SOLIDWORKS for Fabrication
In today’s DIY centric culture, people of all ages prefer to put on their handy-man hat and work on household refurbishments or repairs. In fact, most people also like to build additions to their home like patios or even BBQ grills etc, but it always is a massive hassle to work with a team to get the job done. This is mainly because people have neither a solid plan on paper nor a cost analysis of how much it would cost. This is where SOLIDWORKS can help fulfill both of these issues.
Discussed below is how one can use SOLIDWORKS to:
- Take an idea from Paper into a 3D Model.
- Make the model compatible for Fabrication.
- Make changes to iterate the best design.
- Create blueprints that anyone can follow to help build the project.
- Generate a Bill of Materials for a Quote from a vendor.
Take an idea from Paper into a 3D Model
When it comes to bringing an idea from your imagination or paper into SOLIDWORKS there are a number of key techniques that could help speed up the process. firstly, you can always scan the sketch that you have drawn on paper and imported as a reference image within SOLIDWORKS to trace it into solid geometry, another method is using 3D sketches in which you can build the entire model more or less one sketch by using the elements and sheet metal. other good practices include and showing fully defined sketches at all stages of the modeling process.
Make the model compatible for Fabrication
Keeping in mind this is a model that we plan on fabricating in real life there are a couple of features that we need to keep in mind, firstly any structural Steel piping will have to be built using weldments, send this automatically creates the cut list within SOLIDWORKS. In case of any sheet metal bending, it's better to use the sheet metal segment within SOLIDWORKS to account for sufficient relief in the material as well as corner treatment to ensure the designed part is physically manufacturable without any hiccups. As of SOLIDWORKS version 2022, there is no feature that can help in nesting which is the automatic most optimal orientation and packing of components to be cut from a sheet of sheet metal to help reduce the total usage of raw material.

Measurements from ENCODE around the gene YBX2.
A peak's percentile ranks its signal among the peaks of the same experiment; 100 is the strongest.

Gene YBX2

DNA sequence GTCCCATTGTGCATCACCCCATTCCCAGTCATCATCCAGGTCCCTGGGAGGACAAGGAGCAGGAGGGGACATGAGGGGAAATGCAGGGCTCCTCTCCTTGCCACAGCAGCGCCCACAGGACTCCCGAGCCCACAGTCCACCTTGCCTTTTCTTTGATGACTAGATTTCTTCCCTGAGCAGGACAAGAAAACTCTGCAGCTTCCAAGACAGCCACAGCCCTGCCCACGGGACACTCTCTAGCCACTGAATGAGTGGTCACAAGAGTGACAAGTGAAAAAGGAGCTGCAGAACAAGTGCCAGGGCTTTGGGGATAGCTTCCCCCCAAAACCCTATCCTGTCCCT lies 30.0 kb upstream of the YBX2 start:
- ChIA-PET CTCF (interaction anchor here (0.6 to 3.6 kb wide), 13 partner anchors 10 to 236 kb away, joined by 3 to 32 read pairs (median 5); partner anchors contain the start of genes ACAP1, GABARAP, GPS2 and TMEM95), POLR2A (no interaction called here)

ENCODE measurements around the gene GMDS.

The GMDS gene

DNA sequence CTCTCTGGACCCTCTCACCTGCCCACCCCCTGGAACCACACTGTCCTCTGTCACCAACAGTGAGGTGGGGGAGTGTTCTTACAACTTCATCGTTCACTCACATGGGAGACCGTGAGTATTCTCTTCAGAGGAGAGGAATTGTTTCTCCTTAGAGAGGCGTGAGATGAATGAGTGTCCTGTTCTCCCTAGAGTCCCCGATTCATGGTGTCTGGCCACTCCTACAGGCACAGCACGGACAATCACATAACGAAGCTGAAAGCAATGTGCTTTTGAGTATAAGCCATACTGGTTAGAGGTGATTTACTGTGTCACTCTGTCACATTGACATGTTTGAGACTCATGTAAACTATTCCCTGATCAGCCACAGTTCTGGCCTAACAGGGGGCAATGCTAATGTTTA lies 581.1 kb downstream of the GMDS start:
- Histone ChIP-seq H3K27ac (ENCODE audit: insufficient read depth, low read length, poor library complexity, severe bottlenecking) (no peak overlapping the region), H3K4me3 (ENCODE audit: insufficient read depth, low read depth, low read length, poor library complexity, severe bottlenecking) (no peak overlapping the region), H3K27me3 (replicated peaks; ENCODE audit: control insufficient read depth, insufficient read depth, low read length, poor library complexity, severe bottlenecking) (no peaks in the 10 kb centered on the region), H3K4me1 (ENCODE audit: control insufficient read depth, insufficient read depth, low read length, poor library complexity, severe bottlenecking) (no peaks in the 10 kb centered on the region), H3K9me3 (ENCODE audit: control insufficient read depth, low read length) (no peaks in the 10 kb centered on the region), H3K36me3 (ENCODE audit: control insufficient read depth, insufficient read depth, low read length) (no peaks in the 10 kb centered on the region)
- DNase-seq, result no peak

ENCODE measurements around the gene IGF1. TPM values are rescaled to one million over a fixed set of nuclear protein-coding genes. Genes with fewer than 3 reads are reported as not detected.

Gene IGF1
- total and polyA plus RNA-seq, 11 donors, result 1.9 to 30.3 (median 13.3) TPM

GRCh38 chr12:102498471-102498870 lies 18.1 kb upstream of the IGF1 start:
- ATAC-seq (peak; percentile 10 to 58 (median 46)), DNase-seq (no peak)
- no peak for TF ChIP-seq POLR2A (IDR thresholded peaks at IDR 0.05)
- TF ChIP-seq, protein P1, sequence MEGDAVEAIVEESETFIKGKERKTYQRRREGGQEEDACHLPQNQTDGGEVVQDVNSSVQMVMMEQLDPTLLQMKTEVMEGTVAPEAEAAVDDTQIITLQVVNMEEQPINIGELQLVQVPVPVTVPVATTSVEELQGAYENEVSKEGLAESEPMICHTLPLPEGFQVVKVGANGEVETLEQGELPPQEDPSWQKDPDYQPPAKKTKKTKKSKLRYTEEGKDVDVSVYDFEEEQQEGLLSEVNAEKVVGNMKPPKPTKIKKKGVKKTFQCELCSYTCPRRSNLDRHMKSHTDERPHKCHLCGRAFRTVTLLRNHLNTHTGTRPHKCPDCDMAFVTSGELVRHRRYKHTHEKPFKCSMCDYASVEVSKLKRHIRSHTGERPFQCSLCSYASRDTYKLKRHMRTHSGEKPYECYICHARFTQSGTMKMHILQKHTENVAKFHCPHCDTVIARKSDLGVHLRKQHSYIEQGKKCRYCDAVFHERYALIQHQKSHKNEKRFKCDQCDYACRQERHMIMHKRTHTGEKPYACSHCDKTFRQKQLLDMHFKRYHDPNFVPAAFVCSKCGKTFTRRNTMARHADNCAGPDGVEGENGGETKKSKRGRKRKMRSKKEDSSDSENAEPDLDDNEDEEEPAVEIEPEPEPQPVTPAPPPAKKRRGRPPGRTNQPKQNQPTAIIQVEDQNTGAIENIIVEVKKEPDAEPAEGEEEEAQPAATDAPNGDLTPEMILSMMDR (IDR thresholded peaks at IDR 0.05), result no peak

But there are third party software providers which have created SOLIDWORKS add-ons to solve this issue.
Make changes to iterate the best design
Once the initial model is ready it is now time to test it Virtually for function as well as collisions between individual components. Before material is cut and prepared for fabrication it is crucial to verify that the design will work to fulfilled intended need in real life, this can be done by the help of motion studies in SOLIDWORKS. These helps understand the motion of all of the components of the model as well as their relative motions to each other.
using the power of SOLIDWORKS motion week and then run interference detection while the model is in motion this is extremely crucial since this allows us to identify any collisions between the components in a dynamic state of the model.
Create blueprints that anyone can follow to help build the project
One of the key reasons why a lot of time and capital is wasted during the fabrication phase is incorrect blueprints. SOLIDWORKS helps eliminate this issue by creating blueprints that are directly linked to the verified 3D model, the user only has to choose the layout of the different perspective views as well as location of the dimensions. This can be then printed into a blueprint to help speed up the fabrication and installation of the project.
At this stage it is also a good idea to create exploded views as well as section views of the use of the model to better understand the internal workings and assembly components of the product.
Generate a Bill of Materials for a Quote from a vendor
Once the 3D model is complete and verified using interference detection as well as motion studies in SOLIDWORKS, it's time to create a cut list as well as materials for the given project.
from the previous steps we have already understood how creating the components using weldments and sheet metal help SOLIDWORKS understand and automatically add these components into the cut list along with their dimensions and specifications. this includes all of the pipe as well as structural Steel components that will be used within the project, the only components which do not get adequately mentioned are the sheet metal components. the sheet metal components will have to be manually computed for their quantity this is done by first nesting the required sheet metal parts on a standard size of sheet metal to compute the total number of metal sheets that we will need for the project. at this stage we can now supply the cut list information as well as the the total number of metal sheets needed for local vendor you can then proceed to give us a quote on the total cost of raw material.
Getting a more accurate final Quote
Once you receive the final code from the vendor it's up to us to now Tally and the total cost of additional labor if any, as well as heavy equipment needed for lifting and cutting if any. these are crucial sense at time is if the product has to be installed on site the total cost of labor and workmanship can add up pretty quick. there are two methods to do this, the first method is quite rude and only involves marking up the vendor’s price tag by given percentage as your final quote, but this is quite inefficient. the better way to estimate such costs is using specific software to handle the heavy lifting of such cost estimation example being Tekla Power Fab, software like this can even take into account any sort scaffolding of during installation into the final Quote.